I asked Tucker what the names of these specific groups were, but he felt that revealing names would just give these groups and people unwarranted publicity. I understand that point of view as much as I understand Coffman’s point of view. 
A Word About the Hashtag
Quite unintentionally, the hashtag has caused a minor stir.  What started out as a way to organize our thoughts during the discussion has been perceived by a few as something a bit more nefarious.
It has been expressed that #SexismAV could become a dumping ground for complaints and rants about acts of sexism in our industry. The concern is that by bringing attention to the pervasiveness it will sully us all and demean an industry. Personally, I reject any call to sweep the troubles under the rug.   
I do reject accusations that have little merit beyond the call out, especially when naming a specific person/company. This is no reason to refuse to be transparent about the issues that still weigh on the industry.
In the end no one really owns a hashtag. Once it is created and has a collective gathered around it, a self sense of purpose will evolve. Communal ownership provides a purpose and line of communication for us all.
Mansplaining…to Men
Am I actually mansplaining? Well, yes. To other men.
We are responsible for our own actions and in kind must be ‘man’ enough to take personal ownership when we allow bias to happen.
Get your act together lads, it is no longer a boys only club.  
We all have our personal proclivities, but part of being an adult is knowing when they are appropriate and when they weigh down others. By the same merit the attraction of humans is an inherent part of our evolutionary success, yet it is not appropriate in all venues.
I know, this is a shocking revelation for some and I now welcome you to the 21st century.

In the end it is up to men to tell each other to knock it off. It shouldn’t be up to women to tell men that they’re being knuckleheads.
Where do you think the line is? What is the next step?
You can leave a comment here or tweet us at @johnnieasanchez , @tuckertues or via the #SexismAV
Featured image use under Creative Commons License, Copyright Anders Sandberg 

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  1. Brock McGinnis on

    “A generation of men who never talk about women’s’ rights,” Johnnie? I don’t know you so I don’t know if that’s an ignorant statement or a stupid one. Assuming the former…you should know those of us coming of age in the ’70s were active, real-time participants in the enormous post-Don Draper era changes in society. We not only talked about it, we acted.
    My generation was the first to embrace spouses as partners, to evenly share parenting and ‘domestic management’, to encourage and enable careers outside the home, and set the table for the incredible (comparatively, at least) parity for women in business, government and education.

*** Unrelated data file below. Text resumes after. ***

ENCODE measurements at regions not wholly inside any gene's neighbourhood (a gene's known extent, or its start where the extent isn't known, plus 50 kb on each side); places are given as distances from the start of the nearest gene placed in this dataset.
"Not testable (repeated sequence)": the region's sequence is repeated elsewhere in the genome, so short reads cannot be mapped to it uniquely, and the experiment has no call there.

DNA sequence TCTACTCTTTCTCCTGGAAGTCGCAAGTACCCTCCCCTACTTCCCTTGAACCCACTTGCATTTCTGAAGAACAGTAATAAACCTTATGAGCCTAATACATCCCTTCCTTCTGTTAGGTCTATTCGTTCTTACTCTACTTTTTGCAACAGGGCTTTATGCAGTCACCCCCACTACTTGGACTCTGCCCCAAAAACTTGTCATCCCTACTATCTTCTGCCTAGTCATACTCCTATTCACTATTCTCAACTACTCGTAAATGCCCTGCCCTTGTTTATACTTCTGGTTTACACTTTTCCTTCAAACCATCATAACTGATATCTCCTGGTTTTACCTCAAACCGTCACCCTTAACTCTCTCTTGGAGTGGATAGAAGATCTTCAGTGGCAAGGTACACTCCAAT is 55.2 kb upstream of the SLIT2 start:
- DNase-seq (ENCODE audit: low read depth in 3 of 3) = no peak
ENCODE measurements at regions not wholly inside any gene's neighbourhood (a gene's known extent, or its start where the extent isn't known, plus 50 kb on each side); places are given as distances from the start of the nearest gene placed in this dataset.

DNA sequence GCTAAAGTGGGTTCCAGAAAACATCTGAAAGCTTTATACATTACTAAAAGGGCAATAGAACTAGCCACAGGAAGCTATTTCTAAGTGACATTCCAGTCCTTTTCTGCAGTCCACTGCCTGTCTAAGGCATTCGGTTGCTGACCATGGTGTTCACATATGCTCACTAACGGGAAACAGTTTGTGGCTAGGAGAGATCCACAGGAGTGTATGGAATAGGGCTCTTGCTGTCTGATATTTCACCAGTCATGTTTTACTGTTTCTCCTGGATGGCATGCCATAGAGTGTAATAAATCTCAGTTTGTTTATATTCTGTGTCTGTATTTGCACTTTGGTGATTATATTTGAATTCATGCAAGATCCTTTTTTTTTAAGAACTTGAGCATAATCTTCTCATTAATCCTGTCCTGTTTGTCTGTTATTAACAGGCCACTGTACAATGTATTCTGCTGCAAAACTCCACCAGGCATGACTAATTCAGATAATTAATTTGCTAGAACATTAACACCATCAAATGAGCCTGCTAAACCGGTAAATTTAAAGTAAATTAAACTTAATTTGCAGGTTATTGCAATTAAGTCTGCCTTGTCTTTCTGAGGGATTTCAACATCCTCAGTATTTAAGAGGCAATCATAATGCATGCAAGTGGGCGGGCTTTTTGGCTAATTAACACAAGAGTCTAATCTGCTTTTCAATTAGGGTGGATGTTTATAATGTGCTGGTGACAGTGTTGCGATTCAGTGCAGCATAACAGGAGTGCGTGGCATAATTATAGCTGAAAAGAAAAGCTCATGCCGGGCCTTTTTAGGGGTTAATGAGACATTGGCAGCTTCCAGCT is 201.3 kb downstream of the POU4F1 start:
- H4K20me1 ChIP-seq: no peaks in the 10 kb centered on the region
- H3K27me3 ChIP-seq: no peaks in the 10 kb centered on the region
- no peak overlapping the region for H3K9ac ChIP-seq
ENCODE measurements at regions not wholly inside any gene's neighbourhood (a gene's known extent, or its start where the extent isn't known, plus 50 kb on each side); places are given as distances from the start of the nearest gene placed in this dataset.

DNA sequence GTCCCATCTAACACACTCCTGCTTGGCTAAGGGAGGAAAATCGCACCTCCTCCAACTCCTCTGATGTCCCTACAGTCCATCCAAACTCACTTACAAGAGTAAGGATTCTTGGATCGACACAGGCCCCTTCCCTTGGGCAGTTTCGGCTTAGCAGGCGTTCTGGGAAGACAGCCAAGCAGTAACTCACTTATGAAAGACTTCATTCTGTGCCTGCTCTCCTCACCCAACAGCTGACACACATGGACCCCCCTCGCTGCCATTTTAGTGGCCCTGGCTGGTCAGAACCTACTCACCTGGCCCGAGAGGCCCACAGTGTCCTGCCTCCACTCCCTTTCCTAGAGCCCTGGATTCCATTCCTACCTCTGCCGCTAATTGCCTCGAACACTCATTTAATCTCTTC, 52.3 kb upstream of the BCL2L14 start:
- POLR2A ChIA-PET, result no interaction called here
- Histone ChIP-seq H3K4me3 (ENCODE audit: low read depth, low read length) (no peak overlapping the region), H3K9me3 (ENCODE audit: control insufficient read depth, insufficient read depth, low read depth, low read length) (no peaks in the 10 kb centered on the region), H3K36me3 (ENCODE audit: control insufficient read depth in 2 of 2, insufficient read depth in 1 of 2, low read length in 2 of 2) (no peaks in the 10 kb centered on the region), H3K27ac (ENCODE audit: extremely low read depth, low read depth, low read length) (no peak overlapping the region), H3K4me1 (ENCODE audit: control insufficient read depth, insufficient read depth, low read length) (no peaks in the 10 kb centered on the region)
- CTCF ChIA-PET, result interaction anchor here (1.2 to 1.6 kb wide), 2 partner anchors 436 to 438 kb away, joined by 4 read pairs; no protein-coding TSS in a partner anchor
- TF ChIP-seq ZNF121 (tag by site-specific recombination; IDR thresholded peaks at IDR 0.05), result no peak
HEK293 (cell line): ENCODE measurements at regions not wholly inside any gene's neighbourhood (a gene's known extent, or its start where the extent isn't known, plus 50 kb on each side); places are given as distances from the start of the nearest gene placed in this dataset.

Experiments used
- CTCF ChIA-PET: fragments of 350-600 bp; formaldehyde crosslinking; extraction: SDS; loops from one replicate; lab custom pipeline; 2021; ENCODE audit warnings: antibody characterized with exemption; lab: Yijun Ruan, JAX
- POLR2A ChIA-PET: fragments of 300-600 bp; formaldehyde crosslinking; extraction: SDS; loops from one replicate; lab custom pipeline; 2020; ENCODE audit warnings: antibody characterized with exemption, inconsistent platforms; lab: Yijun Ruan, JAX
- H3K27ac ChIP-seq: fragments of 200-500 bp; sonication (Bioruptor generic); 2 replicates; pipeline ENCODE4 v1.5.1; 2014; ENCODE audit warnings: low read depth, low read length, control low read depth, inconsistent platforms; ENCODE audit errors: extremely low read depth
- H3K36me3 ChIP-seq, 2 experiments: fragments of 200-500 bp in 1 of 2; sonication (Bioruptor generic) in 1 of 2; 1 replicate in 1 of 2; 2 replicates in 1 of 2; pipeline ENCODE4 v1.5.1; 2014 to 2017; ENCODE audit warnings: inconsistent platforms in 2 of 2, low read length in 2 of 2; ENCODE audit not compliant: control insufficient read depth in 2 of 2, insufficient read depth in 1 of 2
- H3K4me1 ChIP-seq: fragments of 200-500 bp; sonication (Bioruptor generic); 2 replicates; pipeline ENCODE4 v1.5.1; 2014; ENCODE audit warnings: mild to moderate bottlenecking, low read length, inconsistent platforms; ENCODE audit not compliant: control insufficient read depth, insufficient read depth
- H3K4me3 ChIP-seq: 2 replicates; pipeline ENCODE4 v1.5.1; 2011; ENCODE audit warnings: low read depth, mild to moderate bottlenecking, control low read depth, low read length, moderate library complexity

George left those forums because he was (rightfully) disgusted by the inappropriately sexualized behaviour of individuals. This is not unique to AV or any other industry. It is ‘men behaving badly’…and surely you already know what type of men have this problem. It certainly wouldn’t be tolerated in our workplace, nor likely is it tolerated in theirs.
    I’m offended by #SexismAV. I do not believe it is either fair or valid to target and taint an entire industry and a great group of people (in my experience) with the bad behaviour of a small sample of poorly-raised, culturally-ignorant, low-class puerile morons. We sell to women, we buy from women, we employ women, we work for women, we train and promote women, we celebrate women and – as an industry – I believe both institutionally and personally we go out of our way to ensure women are included, valued and encouraged. If your personal experience is different, I apologize, but the overwhelming majority of “us” are part of the solution, not the problem.

  2. @Brock McGinnis
    Hi there! That was definitely a poorly worded sentence. What I should’ve said was *I* don’t know many men from George’s generation that talk about women’s rights. I completely agree that your generation really changed the game.
    My personal experience is no different from the wonderful one you described. I’ve enjoyed working in AV, exclusively with males. The hashtag was just a way to organize thoughts and keep track of tweets. I don’t think either of us were trying to say that the majority of the AV community has a problem. The hashtag could also say #SexismFoodIndustry #SexismNurses (remember “Meet the Parents”?) #SexismBanking. It could fit into many different industries.

  3. Brock McGinnis on

    Thanks Johnnie. Unfortunately hashtags are powerful tools for not just gathering conversation and opinions, but also for shaping those conversations. #SexismAV – or “women’s rights” for that matter really had nothing to do with why George resigned those forums.
    As I read it, he simply chose to no longer associate with idiots who don’t treat women like he knows his mother, wife, daughter(s) or, for that matter, any other women should or would want to be treated. Or the even bigger idiots moderating the forums that chose to actively condone such behaviour.
    Perhaps #AVForumIdiots (or, even better, the name of the offending forums) would have been not only more accurate and appropriate – but also more effective.
    (BTW: I’m very glad – after following your conversation that night on Twitter – that George wrote about this. Despite my disagreement with your semantics I don’t think there’s any question we could all use a whack on the head every once in a while to remind us the playing field is not yet equal, that women and others often -overtly or inadvertently- are treated differently, and that every successive generation will continue to face their own challenges dealing with all “them vs. us” issues.